With Mortal Gods due at the end of the month I realised that when it came to terrain for the period and the location of ancient Greece I was a bit lacking. This felt like [...] The post Terrain Corner – Refreshing Old & Natural Terrain appeared first on Tabletop Games UK.
Acquiring an airbrush has changed my hobby life for the better. I'm here to inform you and convince you to stop sitting on the face and grab one. Else, if you linger, you'll end up wondering how you ever survived without one just as I did. [...] The post Where To Start With Airbrushing: Part Two appeared first on Tabletop Games UK.
I mention background projects all the time. These are the things that I do when, for whatever reason, I can't or don't want to work on my current project. Most of the time this has to do with letting wash dry. Sometimes it's because I have poured out a bit too much paint out. More often than I like it's just because I wanna do it.This week I have done some work on a three Reaper Bone bookcases. Lots of books needs lots of different colours. So this makes the ideal background project. Every time I have a little paint to use that is the right colour, then I paint a few spines. The paint usually comes from when I am doing some detailing on one of the figures in this weeks batch.One of the things I hear a lot about on YouTube is painting fatigue. As I get it all the while I assume that most of you get it as well. Along with having a target for the week and the year, I find that having a background project also helps. Maybe this helps to cleanse the metaphorical painting palette (but not a real one).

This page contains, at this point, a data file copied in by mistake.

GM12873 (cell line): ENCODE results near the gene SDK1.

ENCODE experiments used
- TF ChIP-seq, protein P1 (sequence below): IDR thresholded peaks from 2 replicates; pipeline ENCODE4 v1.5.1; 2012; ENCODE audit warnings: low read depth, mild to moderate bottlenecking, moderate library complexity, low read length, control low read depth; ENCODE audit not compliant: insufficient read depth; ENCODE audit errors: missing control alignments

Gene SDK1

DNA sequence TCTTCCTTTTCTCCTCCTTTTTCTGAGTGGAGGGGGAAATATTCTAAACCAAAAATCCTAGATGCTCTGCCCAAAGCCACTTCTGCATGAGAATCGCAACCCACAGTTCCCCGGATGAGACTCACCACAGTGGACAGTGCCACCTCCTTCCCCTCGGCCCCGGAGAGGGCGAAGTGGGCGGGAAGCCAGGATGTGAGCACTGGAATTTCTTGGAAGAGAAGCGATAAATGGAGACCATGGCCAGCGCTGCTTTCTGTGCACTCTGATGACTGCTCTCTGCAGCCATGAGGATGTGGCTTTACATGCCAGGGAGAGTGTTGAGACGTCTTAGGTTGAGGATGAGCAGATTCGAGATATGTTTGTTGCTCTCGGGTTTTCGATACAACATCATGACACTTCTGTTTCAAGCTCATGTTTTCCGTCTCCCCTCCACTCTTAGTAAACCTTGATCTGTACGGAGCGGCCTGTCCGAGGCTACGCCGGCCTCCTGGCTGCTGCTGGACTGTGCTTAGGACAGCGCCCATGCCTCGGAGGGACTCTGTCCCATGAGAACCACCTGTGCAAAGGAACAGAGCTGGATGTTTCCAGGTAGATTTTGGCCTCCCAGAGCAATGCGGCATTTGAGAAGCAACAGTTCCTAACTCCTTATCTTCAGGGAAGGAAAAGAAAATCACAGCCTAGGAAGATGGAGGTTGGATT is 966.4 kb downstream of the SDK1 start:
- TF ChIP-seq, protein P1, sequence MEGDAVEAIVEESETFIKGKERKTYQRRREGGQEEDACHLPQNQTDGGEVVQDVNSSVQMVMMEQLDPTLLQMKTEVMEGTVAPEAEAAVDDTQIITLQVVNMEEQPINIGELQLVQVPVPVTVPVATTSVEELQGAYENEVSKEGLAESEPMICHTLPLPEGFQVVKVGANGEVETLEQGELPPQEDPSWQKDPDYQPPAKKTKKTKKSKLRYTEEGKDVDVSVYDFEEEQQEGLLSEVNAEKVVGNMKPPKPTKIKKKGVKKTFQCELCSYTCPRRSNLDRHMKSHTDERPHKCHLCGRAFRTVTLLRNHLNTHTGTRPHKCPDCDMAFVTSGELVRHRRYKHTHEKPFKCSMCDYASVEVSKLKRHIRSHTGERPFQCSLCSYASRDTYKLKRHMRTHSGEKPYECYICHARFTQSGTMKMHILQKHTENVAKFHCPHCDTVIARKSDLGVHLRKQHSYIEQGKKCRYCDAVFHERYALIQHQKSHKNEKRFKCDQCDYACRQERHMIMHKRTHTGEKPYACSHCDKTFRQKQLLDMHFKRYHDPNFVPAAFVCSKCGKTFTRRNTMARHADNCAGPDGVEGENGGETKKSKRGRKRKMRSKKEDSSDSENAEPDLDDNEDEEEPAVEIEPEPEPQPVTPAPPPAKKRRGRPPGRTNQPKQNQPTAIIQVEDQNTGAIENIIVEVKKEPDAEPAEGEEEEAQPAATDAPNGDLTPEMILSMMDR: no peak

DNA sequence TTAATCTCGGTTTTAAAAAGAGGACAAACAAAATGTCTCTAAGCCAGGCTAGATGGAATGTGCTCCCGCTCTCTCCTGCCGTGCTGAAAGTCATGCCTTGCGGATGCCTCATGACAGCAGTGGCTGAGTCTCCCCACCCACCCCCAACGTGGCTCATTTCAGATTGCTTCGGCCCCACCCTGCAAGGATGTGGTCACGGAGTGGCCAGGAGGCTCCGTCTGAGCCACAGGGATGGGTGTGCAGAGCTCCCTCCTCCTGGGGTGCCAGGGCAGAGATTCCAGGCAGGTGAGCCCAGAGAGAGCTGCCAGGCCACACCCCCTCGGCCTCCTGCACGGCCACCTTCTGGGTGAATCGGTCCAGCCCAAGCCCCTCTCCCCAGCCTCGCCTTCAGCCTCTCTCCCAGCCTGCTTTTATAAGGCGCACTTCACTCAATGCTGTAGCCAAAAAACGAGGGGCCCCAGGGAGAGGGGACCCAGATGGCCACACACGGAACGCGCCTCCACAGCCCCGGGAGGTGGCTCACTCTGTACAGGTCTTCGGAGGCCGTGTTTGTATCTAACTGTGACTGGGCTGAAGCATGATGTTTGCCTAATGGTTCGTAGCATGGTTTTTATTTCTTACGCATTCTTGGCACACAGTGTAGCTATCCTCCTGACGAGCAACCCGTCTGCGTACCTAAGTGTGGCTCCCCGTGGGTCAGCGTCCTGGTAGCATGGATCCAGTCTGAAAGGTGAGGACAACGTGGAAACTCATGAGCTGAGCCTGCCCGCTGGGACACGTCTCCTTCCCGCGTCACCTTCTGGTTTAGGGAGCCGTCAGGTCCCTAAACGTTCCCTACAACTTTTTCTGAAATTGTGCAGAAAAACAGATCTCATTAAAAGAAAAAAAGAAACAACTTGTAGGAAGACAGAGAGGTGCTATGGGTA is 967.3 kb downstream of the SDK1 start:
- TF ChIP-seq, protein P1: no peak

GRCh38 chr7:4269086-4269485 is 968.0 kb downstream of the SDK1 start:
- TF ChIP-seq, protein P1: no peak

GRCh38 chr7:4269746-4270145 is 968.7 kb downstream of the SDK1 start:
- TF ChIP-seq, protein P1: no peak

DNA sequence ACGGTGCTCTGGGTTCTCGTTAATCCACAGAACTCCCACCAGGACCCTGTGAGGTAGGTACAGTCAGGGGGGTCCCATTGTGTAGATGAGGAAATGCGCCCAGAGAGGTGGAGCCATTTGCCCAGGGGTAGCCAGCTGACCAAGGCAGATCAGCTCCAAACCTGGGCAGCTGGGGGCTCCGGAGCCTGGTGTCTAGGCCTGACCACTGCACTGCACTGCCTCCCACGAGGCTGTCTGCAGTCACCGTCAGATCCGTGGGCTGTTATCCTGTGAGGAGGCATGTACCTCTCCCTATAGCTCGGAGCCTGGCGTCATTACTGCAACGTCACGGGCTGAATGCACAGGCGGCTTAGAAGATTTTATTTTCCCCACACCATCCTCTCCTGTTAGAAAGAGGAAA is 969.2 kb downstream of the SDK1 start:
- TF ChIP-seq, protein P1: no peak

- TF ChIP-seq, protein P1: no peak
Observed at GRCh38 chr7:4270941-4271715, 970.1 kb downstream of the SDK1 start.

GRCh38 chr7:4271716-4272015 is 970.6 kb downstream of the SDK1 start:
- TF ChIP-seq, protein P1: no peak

Are you unsure about getting an airbrush? Well, you should. Honestly. Then you can take advantage of our articles about starting airbrushing. Here's part one! [...] The post Where To Start With Airbrushing: Part One appeared first on Tabletop Games UK.
Today's post is all about saving money! I've found a source of cheap mixing pots and a really cheap brush cleaning soap. 1. Cheap Mixing Pots I often need to mix washes and such like which wouldn't sit well in my normal palette. I also like to keep "special" paints, like metallic & Plaka paints, away from my regular acrylic paints and avoid accidentally mixing them on my palette. Up to now
I seem to be doing a lot with flags at the moment. I've currently working on a couple of War of the Roses command elements, complete with multiple flags, but they aren't quite ready yet. As a change of pace I've been painting some Roundway (yes them again) medieval Russians for use as mercenaries for my Polish & Lithuanian armies. For extra variety I decided to add paper lance pennons: As
After owning an airbrush for one week, I share my biggest findings. What goes well and what doesn''t? [...] The post A New Starter’s Airbrush Tips appeared first on Tabletop Games UK.
At the end of September I put the Livery Colours Database online. So began my trip down memory lane. When I returned to wargaming in the 1990s the second project I completed was a War of the Roses army featuring Henry Tudor at Bosworth. As regular readers will know I have recently returned to this period with the intention of updating the heavy infantry. As part of this mini-project I've had
After I posted the database of livery colours online it struck me this was the first time in years I’d done anything related to one my favourite periods. Then I realised I’d used a typical livery colour scheme to paint some late medieval knights recently. Perhaps my subconscious was trying to tell me something? In the medium term I plan to upgrade my War of the Roses heavy infantry. To do this